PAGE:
Social Organization. Three most important components of the Pauri Bhuiya social organization are family, descent group (khilli), and village. People relate to each other in a network based on consanguinity and affinity. They also differentiate themselves in many other ways. The eldest male member of the family functions as its head and exercises Control and authority, commanding respect from all other Members. The control and authority passes down to one's eldest son. The head enjoys special status both in his family and in the village, as other elders do. A number of smaller lineages constitute a khilli. The lineage members are obliged to help each other in social, economic, and ritual pursuits. Marriage is prohibited between boys and girls of the same khilli and also within the same village. Every Pauri village has a definite territory with a boundary and is a well-knit social entity. Village cohesiveness continues in spite of the recent introduction of private property in land in the plains area. Established intervillage relationships for performing various sociopolitical functions are common among the tribe.
Political Organization. When occasional disputes arise within and between villages, the council of elders decides the course of action. Intravillage disputes are settled by the elders, including the sacerdotal head ( dihuri ), under the chairmanship of the village headman ( naik ). Intervillage disputes either are decided by the elders of disputing villages or are referred to the larger territorial organization. Everyone participates in decision making until a consensus is reached. The political organization, in conformity with the value system of Pauri society, regulates the behavior pattern of the disputants and transgressors. The office of village head is hereditary. The village panchayat, a new statutory body, has recently been introduced side by side with the traditional council of elders, primarily for village welfare activities. The waves of national party politics have not reached Pauri country.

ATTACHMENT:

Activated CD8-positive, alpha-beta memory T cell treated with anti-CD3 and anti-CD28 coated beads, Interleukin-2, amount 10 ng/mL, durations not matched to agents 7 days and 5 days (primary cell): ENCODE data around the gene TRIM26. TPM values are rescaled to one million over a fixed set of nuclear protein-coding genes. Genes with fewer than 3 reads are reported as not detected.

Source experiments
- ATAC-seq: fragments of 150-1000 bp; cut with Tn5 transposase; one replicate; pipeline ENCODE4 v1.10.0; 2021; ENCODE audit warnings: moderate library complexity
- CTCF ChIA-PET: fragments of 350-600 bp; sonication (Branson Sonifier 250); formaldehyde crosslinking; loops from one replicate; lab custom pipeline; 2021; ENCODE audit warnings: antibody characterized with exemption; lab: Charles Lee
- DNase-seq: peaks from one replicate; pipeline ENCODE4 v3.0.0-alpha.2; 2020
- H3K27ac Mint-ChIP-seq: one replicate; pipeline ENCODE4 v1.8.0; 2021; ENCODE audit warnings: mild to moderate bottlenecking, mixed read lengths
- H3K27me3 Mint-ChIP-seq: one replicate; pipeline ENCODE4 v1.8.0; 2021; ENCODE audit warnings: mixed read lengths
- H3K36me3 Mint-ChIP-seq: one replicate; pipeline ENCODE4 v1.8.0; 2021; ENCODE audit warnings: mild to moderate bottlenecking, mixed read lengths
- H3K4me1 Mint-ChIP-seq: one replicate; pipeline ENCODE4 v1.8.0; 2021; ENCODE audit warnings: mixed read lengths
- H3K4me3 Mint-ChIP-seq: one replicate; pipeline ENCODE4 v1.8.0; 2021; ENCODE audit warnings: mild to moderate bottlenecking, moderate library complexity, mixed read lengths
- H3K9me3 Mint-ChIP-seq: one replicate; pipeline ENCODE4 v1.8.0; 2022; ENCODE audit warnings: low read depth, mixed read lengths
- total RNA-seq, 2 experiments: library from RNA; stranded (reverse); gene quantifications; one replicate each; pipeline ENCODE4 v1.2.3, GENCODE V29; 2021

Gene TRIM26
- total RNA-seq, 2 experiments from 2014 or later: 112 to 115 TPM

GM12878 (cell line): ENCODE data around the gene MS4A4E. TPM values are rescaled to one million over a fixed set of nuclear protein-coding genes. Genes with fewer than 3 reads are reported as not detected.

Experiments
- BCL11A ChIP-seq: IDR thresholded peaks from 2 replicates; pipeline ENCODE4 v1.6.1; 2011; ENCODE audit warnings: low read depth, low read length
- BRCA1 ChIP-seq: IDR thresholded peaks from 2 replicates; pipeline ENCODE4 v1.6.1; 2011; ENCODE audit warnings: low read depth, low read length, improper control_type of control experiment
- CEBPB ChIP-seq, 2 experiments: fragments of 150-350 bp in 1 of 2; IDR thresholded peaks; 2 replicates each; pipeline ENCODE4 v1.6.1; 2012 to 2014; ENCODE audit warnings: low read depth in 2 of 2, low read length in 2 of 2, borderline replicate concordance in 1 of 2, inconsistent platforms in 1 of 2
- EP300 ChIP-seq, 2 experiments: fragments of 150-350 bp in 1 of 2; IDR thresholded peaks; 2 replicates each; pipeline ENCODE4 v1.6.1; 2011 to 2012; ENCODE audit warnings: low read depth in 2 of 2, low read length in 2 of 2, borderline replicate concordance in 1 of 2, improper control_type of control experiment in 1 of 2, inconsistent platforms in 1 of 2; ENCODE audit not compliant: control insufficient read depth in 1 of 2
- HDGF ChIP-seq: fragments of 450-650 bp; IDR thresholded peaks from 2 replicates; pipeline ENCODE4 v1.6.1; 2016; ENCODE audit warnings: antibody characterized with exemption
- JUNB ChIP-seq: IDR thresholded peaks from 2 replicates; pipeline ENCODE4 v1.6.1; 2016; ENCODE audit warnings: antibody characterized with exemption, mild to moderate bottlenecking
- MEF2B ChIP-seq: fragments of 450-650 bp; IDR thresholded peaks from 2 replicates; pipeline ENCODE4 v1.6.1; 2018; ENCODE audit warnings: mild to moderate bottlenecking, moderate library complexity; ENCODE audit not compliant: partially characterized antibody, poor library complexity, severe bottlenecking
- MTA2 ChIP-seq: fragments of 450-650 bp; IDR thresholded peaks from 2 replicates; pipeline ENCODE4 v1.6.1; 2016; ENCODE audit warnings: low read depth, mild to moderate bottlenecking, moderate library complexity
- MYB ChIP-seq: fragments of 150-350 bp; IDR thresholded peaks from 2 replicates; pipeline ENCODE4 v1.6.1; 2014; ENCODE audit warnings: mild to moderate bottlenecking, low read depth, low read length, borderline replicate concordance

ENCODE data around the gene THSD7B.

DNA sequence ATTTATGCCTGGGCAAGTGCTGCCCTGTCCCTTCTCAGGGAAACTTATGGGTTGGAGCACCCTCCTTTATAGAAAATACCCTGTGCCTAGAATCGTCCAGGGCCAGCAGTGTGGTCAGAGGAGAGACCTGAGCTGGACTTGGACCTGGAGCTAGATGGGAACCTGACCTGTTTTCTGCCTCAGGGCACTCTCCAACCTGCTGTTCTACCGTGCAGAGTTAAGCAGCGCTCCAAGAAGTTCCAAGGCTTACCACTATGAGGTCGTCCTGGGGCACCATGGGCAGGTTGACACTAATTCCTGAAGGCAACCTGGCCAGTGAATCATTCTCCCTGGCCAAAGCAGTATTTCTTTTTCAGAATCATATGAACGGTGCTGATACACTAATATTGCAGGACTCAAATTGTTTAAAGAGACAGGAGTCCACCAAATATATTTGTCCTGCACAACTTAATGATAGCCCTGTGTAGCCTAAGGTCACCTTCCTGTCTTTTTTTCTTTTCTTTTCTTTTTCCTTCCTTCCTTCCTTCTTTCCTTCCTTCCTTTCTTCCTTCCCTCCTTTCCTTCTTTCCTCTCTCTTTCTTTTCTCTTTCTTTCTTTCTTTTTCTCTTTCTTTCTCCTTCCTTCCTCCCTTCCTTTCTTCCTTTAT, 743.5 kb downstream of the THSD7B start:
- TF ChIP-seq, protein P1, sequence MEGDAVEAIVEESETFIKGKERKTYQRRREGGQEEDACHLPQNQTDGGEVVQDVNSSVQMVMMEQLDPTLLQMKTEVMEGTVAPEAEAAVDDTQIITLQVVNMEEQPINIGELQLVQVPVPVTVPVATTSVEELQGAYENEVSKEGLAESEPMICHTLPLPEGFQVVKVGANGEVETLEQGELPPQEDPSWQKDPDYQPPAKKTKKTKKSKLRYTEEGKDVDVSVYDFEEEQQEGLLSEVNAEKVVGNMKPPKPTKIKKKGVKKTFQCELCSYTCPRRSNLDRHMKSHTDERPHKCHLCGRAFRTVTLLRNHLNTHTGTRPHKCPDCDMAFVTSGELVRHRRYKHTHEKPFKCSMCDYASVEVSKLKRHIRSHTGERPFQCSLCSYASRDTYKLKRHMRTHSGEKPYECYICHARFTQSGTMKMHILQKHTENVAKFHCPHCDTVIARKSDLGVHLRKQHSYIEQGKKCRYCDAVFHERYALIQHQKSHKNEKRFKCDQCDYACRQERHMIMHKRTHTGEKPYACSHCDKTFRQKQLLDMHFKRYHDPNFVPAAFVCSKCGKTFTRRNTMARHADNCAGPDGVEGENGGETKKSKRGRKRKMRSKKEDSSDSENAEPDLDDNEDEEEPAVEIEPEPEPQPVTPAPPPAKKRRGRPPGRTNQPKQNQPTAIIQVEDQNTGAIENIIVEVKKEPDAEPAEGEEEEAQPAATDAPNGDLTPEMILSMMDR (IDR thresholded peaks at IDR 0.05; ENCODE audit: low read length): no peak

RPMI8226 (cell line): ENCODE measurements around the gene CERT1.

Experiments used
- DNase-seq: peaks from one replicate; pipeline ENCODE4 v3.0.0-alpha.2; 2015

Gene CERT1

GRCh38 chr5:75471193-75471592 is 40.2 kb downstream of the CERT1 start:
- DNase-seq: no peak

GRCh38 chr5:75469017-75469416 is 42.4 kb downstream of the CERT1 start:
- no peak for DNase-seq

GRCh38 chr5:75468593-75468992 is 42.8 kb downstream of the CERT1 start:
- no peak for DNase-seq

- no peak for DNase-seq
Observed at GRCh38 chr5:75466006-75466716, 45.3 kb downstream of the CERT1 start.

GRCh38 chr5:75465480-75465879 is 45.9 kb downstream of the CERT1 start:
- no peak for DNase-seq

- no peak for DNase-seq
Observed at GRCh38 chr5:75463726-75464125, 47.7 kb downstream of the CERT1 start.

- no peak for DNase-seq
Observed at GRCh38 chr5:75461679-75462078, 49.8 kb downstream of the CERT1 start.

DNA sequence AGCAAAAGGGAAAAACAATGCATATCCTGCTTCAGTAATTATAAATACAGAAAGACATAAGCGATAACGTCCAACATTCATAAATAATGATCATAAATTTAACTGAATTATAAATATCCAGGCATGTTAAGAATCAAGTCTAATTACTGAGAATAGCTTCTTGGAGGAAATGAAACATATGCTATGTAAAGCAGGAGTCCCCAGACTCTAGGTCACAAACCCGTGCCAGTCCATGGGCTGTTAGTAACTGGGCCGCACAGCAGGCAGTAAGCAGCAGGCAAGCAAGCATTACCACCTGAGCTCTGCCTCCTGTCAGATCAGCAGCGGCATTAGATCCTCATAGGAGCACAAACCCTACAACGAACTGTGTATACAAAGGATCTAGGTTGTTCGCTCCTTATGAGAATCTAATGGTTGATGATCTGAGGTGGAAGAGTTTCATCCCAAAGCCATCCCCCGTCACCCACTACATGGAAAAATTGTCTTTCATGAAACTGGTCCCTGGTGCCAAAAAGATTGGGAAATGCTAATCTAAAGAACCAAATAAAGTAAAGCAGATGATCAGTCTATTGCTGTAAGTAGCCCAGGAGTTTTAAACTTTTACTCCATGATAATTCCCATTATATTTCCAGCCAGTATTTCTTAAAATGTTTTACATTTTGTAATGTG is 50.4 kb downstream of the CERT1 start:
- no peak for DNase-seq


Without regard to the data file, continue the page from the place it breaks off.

Social Control. Several recent changes in interpersonal Relationships are the result of a change in the social setting from ethnic homogeneity and village exogamy to ethnic heterogeneity and village endogamy. The common ownership of land under swidden cultivation and private ownership of valley land for cultivation are acknowledged. Common ritual practices bind Pauri society into a single entity. The organic Control of community life is guided by an egalitarian outlook of the people.
Conflict. Except for conflicts of a minor nature, harmonious relations between persons and also between social groups are maintained. Still, when disputes over land control, incestuous relations, adultery, divorce, or homicide do arise, the village council of elders and the larger territorial council—for intravillage and intervillage disputes, respectively—decide the issues through deliberation.